Sundance Film Festival 2020 Review: 'The Nest' Is a Colossal Bore

It's like Seinfeld. A movie about nothing.
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Sean Durkin's awaited follow-up to Martha Marcy May Marlene has the makings of a strong retro thriller, yet succumbs to being like a feature-length film adaptation of the SNL skit The Needlers only with a more dour atmosphere. It’s almost two hours of a couple who clearly should be getting a divorce, yet choose to remain together because they’re evident masochists.

Here’s a quick overview as to who these masochists are. Rory (Jude Law) is a British businessman who moves his family back to London because he’s unsatisfied with the house and job he has in America. This upsets his wife Allison (Carrie Coon) and causes immediate friction between the two. It also causes tension between her and her rebellious teenage daughter Sam (Oona Roche). The only family member to show Allison any grand sympathy is her young son Benjamin (Charlie Shotwell) who still starts acting out himself once they become settled in their new household.

As the family deals with life in their humongous countryside house, we hardly see any drastic events transpire. Again, it’s mostly just Rory and Allison arguing over how much of a selfish egotist Rory is with little payoff. The lucid cinematography by Matyas Erdely does a good job at presenting the picture with a look that is inviting and ominous, but watching the film still begs the question of where the ominous thrills actually are.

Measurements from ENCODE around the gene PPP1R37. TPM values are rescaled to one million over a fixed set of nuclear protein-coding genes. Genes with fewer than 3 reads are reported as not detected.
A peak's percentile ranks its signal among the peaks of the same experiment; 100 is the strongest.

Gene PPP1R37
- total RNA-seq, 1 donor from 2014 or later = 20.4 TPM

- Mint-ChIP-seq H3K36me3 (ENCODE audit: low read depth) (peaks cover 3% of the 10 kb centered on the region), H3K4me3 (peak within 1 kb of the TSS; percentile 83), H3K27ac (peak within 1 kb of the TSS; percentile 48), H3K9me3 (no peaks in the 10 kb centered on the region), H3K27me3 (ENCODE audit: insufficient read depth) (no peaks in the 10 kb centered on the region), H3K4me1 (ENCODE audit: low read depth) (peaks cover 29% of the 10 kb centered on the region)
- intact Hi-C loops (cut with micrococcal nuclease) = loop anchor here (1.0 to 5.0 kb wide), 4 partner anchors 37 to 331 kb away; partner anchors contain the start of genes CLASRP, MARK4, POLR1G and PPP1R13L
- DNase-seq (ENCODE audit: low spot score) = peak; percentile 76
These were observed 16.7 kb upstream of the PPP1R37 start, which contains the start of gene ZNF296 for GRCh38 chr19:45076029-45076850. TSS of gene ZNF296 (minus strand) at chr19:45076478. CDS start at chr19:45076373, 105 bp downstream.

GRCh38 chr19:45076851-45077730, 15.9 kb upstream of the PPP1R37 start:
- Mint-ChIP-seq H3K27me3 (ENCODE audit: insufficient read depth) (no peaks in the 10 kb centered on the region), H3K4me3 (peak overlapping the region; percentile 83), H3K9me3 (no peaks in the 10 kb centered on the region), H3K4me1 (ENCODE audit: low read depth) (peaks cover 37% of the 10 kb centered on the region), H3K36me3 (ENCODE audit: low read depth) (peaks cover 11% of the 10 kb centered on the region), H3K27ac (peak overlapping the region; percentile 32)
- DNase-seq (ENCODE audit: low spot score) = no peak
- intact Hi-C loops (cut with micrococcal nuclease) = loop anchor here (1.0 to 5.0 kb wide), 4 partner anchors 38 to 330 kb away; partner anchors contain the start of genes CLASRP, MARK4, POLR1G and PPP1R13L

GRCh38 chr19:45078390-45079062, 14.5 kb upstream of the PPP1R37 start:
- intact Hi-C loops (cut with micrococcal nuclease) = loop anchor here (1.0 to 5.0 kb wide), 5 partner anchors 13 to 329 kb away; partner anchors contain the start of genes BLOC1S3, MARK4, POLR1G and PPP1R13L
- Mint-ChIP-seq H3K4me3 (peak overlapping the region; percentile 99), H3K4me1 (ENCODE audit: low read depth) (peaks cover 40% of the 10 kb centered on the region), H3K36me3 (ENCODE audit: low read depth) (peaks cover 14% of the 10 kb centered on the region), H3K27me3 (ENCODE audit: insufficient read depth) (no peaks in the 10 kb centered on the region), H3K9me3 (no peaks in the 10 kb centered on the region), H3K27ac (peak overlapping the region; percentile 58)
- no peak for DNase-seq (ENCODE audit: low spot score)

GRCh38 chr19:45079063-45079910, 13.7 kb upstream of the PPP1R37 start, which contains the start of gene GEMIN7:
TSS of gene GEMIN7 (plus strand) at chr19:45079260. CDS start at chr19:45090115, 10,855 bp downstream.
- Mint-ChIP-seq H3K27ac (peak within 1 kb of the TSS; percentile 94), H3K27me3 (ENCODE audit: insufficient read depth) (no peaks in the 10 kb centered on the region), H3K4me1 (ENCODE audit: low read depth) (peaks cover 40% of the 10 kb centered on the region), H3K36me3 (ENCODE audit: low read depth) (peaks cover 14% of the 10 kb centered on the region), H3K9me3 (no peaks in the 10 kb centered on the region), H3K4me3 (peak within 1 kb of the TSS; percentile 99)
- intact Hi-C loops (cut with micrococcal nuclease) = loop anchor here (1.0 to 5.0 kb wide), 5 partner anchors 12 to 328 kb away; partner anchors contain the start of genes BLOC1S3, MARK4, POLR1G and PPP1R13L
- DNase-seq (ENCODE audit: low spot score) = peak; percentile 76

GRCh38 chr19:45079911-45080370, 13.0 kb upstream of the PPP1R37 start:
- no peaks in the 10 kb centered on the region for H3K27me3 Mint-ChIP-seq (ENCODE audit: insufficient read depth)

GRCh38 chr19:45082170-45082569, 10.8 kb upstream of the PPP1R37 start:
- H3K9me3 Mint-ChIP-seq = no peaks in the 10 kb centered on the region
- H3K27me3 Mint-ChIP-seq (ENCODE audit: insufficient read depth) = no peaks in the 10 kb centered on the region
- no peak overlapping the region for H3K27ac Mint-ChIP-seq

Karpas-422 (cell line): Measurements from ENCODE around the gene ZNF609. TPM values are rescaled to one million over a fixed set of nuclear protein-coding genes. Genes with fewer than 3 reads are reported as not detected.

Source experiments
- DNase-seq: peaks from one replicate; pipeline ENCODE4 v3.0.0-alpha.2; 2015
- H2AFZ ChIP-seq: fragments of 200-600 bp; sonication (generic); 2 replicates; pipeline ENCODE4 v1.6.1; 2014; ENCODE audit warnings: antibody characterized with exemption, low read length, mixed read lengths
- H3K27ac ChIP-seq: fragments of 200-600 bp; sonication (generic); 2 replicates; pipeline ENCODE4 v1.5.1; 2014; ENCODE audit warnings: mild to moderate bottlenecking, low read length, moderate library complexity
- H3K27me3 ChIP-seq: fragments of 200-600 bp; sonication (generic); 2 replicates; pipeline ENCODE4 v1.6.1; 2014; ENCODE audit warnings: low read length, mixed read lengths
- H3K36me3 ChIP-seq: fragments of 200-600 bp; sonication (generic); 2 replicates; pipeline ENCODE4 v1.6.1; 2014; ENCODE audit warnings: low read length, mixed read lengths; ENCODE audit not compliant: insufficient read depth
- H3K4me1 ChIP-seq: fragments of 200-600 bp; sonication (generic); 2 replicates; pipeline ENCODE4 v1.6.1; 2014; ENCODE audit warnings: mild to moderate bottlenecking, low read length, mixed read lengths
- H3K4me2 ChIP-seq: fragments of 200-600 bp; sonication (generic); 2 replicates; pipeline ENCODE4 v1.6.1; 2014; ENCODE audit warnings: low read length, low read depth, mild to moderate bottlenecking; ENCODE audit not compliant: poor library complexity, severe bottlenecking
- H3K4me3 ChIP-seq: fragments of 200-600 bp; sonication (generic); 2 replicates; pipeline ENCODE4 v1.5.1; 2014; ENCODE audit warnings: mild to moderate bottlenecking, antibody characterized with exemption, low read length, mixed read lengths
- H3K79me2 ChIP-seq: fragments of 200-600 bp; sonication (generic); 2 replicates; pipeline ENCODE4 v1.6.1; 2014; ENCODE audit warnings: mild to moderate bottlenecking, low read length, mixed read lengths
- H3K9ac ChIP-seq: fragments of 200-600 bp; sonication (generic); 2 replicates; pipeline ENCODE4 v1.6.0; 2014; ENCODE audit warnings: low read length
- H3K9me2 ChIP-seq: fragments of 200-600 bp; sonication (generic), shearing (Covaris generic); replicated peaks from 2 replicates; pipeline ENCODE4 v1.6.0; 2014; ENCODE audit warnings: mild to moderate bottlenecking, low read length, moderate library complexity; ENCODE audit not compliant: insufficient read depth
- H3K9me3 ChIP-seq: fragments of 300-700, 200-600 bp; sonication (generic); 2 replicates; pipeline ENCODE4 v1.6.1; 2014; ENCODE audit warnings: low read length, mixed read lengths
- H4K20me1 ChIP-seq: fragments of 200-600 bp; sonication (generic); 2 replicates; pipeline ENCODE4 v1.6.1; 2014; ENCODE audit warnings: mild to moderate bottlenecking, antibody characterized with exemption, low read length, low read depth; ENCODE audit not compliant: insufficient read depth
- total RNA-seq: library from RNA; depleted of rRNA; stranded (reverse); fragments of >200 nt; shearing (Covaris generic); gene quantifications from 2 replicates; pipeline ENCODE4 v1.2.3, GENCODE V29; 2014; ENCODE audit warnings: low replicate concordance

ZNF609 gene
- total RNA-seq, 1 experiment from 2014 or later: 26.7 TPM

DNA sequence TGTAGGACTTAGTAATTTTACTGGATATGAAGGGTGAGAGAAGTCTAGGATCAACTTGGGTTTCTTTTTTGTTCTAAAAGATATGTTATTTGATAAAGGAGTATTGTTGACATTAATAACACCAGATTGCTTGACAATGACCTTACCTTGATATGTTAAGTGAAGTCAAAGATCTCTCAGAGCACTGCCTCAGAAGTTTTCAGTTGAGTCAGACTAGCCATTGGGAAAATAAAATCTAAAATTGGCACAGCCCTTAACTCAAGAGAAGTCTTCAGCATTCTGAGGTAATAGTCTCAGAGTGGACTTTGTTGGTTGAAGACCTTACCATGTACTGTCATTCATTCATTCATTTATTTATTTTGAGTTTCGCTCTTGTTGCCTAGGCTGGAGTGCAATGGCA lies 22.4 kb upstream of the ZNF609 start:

It’s also unfortunate to see Carrie Coon’s talents go to waste even if she does what she can to make the material work. Same with Jude Law who still does a terrific job at playing a schmuck husband. But again, those actors can only do so much with poor material.

The Nest feels like Durkin took some of the best things about Martha Marcy May Marlene, both the lustrous cinematography and creepy isolated setting, and used them to compensate for its lack of storyline. Really, there’s no story. No themes. No nothing. As a result, not only is it the main couple that suffers, but the audience as well.

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